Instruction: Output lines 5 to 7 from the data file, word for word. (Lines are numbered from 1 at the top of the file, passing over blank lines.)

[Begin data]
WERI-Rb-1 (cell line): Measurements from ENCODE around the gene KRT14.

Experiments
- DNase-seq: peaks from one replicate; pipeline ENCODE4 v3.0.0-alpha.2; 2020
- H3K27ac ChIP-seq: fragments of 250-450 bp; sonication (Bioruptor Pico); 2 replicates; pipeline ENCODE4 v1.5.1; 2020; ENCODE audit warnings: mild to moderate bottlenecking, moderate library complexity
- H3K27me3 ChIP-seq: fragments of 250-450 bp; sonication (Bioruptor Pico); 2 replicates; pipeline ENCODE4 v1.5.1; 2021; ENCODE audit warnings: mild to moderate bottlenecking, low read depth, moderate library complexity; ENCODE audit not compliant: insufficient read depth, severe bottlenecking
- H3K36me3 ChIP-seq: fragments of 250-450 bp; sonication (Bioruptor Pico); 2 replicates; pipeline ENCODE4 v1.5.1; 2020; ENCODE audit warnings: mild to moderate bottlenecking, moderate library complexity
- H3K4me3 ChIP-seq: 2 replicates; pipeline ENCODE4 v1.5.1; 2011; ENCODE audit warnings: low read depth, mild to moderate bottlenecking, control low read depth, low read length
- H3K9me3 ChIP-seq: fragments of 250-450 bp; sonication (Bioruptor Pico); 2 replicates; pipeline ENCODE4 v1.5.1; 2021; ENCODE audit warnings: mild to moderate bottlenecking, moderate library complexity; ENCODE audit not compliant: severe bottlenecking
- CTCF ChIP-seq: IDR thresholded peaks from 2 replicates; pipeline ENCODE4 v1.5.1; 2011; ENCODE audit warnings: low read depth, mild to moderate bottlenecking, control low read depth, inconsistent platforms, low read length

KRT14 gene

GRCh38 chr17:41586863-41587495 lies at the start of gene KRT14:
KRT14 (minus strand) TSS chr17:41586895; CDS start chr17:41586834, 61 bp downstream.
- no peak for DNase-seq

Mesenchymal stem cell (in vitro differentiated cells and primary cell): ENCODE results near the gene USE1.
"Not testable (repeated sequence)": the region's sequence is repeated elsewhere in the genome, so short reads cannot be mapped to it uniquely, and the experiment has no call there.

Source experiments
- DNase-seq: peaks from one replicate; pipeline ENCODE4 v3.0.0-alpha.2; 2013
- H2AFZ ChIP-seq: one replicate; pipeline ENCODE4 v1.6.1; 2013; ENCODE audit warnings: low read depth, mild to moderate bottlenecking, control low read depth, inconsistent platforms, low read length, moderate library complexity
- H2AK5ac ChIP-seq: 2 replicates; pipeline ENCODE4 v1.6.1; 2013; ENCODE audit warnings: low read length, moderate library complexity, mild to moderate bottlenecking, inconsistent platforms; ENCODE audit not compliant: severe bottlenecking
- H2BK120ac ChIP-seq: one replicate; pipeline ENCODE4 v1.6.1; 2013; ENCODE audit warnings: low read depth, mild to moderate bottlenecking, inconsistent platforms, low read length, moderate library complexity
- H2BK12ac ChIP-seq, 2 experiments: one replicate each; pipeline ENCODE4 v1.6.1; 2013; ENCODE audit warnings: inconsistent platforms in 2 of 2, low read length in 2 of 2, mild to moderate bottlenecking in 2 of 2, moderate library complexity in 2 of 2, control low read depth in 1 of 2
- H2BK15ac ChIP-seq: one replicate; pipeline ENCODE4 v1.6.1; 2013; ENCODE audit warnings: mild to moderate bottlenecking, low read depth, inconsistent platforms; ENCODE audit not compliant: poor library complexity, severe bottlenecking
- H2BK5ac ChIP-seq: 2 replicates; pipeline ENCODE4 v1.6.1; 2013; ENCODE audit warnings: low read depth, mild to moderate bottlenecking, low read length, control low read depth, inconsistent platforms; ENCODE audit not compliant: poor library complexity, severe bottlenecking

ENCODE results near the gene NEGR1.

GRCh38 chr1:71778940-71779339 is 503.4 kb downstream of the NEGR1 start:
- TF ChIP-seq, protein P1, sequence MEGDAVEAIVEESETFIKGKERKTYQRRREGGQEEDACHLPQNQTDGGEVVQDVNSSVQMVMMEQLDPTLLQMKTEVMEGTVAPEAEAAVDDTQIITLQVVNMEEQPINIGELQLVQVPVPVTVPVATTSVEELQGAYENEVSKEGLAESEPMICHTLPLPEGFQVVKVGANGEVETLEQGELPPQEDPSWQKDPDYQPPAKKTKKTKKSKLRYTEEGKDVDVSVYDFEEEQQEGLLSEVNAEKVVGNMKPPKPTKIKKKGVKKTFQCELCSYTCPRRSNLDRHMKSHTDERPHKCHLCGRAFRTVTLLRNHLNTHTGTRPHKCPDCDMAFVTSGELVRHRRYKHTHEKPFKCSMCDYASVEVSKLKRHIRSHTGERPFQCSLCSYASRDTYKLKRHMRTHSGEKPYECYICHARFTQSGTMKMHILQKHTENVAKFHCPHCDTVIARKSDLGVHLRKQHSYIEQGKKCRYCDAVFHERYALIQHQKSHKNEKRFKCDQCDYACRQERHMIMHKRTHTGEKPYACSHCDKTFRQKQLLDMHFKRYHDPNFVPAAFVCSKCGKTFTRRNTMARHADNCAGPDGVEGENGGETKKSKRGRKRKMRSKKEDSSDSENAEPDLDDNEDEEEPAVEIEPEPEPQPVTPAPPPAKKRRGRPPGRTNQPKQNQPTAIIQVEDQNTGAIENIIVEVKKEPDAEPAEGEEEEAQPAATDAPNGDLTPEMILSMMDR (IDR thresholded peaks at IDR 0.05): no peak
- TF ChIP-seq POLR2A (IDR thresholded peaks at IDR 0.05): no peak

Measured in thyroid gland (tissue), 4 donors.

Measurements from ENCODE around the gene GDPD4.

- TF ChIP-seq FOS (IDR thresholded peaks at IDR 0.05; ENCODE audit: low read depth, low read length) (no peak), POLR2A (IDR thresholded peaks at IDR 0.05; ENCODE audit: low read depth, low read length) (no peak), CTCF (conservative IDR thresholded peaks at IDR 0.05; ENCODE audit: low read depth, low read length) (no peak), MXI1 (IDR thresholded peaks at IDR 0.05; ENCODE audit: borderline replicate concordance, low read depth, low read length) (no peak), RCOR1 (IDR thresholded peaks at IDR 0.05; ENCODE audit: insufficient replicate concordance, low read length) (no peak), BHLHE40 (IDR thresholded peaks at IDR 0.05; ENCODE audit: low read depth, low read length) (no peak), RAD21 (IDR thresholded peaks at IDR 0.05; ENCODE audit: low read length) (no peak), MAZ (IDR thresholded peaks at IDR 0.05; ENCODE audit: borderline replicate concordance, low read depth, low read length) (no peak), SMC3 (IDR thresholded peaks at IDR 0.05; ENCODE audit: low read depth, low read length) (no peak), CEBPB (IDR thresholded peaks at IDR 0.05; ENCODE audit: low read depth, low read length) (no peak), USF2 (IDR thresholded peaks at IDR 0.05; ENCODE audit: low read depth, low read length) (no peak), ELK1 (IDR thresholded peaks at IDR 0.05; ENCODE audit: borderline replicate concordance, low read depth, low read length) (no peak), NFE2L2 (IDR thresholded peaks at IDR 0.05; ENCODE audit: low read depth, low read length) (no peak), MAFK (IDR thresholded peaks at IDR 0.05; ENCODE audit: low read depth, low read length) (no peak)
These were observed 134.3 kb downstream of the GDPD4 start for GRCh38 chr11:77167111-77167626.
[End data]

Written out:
- H3K27me3 ChIP-seq: fragments of 250-450 bp; sonication (Bioruptor Pico); 2 replicates; pipeline ENCODE4 v1.5.1; 2021; ENCODE audit warnings: mild to moderate bottlenecking, low read depth, moderate library complexity; ENCODE audit not compliant: insufficient read depth, severe bottlenecking
- H3K36me3 ChIP-seq: fragments of 250-450 bp; sonication (Bioruptor Pico); 2 replicates; pipeline ENCODE4 v1.5.1; 2020; ENCODE audit warnings: mild to moderate bottlenecking, moderate library complexity
- H3K4me3 ChIP-seq: 2 replicates; pipeline ENCODE4 v1.5.1; 2011; ENCODE audit warnings: low read depth, mild to moderate bottlenecking, control low read depth, low read length